Community Benefits of Nonprofit Hospitals
It is a common and appropriate expectation that nonprofit hospitals provide for their communities in ways beyond medical care, with the expectation that their tax-exempt status supports these efforts. To this end, tax-exempt hospitals are required by the IRS to demonstrate that they benefit their communities by submitting data on dollars spent on community benefits every year. These reports tell us how much a hospital spent on a range of activities intended to increase access to health services, enhance public health, advance knowledge, or relieve or reduce the burden of government to improve health. They can also be crucial for supporting conversations and partnerships between hospitals and community organizations.
Making Community Benefits Data More Accessible
Gaining access to the data that hospitals provide about how they are supporting their communities has been challenging – until now. The data provided to the IRS exists in forms that are not easily accessed or analyzed. RTI International researchers have developed an approach to pull these data together – with other key variables – into a data set intended to support researchers and policymakers. The goal is to make community benefit data findable, accessible, interoperable and reusable (FAIR), and to display the data in a clear and approachable interface. Data and visualizations are available on the CBI website at the hospital and community levels, with tools to do comparisons on the fly. For more extensive data analyses, the data themselves can be requested and purchased in an analytic file.
Twice a year, the Community Benefits Insight (CBI) team extracts the data that hospitals across the country provide to the IRS, supplements this data with information from the Centers for Medicare and Medicaid Services and the American Hospital Association as well as U.S. Census data and makes it available for analysis through an API. The CBI data set includes community benefit expenditures reported by 501(c)(3) tax-exempt hospitals on their tax forms for the years 2010 through 2019 for all fifty states and the District of Columbia with about an 18-month lag. The other data integrated into the CBI allows for comparisons of communities in which the hospitals are located on measures like health insurance status and poverty.
How can Community Benefits Data be Used?
Community benefits data have a number of important uses. They can guide strategic allocations of resources that take into account health care, public health and other human services for a particular location. Because they are presented in a transparent and searchable way, they can increase transparency to support important dialogues at the community level. Analyses of these data can be the basis for re-aligning community health investments to address inequities and help support population health.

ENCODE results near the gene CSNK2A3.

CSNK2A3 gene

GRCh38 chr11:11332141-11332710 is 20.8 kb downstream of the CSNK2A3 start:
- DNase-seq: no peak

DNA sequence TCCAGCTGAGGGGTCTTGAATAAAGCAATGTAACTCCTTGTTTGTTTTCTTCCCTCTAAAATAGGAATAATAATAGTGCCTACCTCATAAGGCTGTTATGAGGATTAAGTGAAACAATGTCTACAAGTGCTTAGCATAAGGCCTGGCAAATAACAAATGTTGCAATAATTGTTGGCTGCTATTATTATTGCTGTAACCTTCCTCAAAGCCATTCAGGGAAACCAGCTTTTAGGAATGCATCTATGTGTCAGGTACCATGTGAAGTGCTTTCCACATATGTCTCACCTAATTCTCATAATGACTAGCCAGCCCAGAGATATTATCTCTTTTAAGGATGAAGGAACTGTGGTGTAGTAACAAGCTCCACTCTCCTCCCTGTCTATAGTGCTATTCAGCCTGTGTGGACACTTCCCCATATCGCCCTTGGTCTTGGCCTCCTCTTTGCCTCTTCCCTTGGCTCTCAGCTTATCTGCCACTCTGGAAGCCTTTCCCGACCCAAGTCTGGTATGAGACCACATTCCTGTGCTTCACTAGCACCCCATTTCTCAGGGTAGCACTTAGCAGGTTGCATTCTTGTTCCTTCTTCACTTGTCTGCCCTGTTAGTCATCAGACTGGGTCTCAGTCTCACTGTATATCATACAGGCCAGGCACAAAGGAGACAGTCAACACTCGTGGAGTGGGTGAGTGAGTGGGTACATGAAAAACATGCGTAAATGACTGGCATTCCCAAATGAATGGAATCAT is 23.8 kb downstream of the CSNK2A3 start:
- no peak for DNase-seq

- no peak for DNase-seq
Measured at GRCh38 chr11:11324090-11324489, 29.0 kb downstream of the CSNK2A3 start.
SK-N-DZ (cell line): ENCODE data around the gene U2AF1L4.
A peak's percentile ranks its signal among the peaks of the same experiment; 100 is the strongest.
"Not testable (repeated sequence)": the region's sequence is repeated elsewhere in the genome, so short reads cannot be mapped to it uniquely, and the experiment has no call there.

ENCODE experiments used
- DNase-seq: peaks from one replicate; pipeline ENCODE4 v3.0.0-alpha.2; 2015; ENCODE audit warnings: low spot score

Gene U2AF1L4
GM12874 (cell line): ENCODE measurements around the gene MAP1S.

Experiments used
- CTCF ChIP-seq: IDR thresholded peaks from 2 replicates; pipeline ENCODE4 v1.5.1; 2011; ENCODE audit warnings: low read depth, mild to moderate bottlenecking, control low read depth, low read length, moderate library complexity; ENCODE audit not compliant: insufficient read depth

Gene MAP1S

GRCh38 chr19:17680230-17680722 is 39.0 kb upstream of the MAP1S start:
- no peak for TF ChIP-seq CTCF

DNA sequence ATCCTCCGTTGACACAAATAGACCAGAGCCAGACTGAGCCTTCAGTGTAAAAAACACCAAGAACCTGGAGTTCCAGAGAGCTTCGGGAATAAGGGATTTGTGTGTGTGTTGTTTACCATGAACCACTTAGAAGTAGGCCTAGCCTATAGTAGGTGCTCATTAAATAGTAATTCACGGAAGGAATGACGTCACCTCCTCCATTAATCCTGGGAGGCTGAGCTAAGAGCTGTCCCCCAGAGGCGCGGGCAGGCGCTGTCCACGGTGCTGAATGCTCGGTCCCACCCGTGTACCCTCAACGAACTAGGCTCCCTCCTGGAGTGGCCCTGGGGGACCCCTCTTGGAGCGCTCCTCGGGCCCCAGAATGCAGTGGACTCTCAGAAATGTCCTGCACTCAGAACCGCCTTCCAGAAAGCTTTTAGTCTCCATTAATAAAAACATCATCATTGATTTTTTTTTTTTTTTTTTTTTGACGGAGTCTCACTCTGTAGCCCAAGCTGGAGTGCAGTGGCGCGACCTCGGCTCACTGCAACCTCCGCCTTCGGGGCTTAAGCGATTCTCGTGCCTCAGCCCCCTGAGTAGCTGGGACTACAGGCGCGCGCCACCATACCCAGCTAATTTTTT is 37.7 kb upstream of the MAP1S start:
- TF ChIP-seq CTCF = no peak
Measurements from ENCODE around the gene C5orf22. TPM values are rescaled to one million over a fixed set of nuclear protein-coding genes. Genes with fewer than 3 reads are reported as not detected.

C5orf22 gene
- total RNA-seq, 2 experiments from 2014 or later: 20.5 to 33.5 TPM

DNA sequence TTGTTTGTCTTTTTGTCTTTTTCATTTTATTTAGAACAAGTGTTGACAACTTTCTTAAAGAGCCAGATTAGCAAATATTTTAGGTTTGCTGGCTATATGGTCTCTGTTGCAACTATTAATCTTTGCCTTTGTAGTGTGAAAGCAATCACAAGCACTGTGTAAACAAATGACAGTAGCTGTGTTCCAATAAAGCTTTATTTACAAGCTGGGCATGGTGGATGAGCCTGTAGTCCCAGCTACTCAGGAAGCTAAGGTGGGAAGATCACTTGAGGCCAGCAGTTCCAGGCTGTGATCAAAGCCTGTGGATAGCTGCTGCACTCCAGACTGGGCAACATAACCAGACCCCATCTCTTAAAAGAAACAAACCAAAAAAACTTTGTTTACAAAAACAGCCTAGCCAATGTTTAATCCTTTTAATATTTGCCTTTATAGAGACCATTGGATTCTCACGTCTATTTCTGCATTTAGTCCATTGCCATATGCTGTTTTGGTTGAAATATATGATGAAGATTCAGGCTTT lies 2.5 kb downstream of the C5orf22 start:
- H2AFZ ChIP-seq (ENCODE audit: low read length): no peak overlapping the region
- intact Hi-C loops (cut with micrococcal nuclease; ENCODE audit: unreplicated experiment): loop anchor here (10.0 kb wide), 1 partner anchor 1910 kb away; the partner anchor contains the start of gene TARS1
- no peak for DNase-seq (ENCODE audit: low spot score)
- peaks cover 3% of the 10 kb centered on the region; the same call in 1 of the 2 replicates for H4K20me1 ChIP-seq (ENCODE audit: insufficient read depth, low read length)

Data are available at the hospital level and are relevant to communities, but they can also be used to examine trends in community benefit spending at the state, regional and national levels.
For example, a comparison of New York and Florida shows us that 15.4% of Florida hospitals report any community benefit spending, compared to 53% of New York hospitals. Despite a larger population, the community spending in Florida in 2020 was less than a third of what was spent in New York.
CBI data can also be used to compare spending across categories to better understand what types of services are more likely to be supported by tax-exempt hospitals.
Understanding differences in spending by community can point to variations in community needs and priorities. These data can be combined with other community-level data to understand the social determinants of health and social responsibility of hospitals. Looking at the example above we might ask questions about whether differences in populations are driving spending differences or whether there are other factors like policies or incentives at the hospital or state levels that are key drivers. These data can be used inform conversations and partnerships between tax-exempt hospitals and other stakeholders to ensure that spending is purposeful.
These are actionable data, and they are available today, along with analytic support by our data scientists and public health informaticians and epidemiologists across our Analytics and Health practice areas. In 2021, our CBI website was visited by nearly 10,000 users, which tells us there is real interest in using these data for public good. We would like for the data to continue to be used by more researchers and others, and we are here to help.
You can visit the Community Benefit Insight website for more information and to use or request the data set: Community Benefit Insight